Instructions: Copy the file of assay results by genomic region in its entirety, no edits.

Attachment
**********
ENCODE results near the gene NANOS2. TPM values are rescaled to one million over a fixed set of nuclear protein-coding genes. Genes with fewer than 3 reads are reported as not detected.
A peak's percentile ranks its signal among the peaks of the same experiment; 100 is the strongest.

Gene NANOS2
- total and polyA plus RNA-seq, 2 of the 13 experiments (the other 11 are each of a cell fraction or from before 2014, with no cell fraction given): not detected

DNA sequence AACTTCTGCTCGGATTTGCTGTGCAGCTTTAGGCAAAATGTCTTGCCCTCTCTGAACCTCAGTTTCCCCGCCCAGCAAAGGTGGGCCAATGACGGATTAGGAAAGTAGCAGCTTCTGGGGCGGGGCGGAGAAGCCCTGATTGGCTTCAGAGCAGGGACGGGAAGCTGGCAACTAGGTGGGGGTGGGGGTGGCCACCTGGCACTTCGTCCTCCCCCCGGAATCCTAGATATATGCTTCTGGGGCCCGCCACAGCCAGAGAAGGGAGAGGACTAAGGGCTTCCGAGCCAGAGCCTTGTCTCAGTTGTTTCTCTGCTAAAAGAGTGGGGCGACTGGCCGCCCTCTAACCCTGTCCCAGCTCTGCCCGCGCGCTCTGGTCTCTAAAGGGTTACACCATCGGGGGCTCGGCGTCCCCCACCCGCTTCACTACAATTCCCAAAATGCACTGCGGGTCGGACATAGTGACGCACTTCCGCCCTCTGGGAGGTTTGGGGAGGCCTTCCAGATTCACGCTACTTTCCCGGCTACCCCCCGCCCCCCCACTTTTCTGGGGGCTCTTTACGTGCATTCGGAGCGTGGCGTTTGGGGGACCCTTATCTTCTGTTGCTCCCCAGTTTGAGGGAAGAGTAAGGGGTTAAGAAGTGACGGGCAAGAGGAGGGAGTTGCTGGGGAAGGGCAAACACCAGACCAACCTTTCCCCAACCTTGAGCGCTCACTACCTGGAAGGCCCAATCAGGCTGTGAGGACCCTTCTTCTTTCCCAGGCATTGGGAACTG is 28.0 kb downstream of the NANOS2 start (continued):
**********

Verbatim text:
ENCODE results near the gene NANOS2. TPM values are rescaled to one million over a fixed set of nuclear protein-coding genes. Genes with fewer than 3 reads are reported as not detected.
A peak's percentile ranks its signal among the peaks of the same experiment; 100 is the strongest.

Gene NANOS2
- total and polyA plus RNA-seq, 2 of the 13 experiments (the other 11 are each of a cell fraction or from before 2014, with no cell fraction given): not detected

DNA sequence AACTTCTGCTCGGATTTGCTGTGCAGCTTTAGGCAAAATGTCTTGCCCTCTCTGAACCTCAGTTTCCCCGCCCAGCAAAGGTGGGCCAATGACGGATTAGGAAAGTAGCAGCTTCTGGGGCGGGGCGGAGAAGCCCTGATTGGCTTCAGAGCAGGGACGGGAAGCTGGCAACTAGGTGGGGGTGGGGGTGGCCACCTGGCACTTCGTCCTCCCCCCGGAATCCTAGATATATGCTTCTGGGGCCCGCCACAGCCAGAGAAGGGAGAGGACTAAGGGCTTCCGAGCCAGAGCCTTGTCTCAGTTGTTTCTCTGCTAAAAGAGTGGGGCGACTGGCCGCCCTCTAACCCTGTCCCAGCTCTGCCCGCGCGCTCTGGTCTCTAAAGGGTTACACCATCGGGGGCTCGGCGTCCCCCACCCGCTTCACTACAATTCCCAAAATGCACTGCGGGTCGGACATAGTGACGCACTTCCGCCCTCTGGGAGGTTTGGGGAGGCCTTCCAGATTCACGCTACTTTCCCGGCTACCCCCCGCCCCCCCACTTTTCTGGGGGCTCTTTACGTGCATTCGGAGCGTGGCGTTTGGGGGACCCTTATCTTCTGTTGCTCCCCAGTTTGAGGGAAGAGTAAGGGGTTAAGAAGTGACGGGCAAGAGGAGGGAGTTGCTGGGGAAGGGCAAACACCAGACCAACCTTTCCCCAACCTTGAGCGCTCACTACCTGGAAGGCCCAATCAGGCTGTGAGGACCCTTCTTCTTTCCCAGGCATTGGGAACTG is 28.0 kb downstream of the NANOS2 start (continued):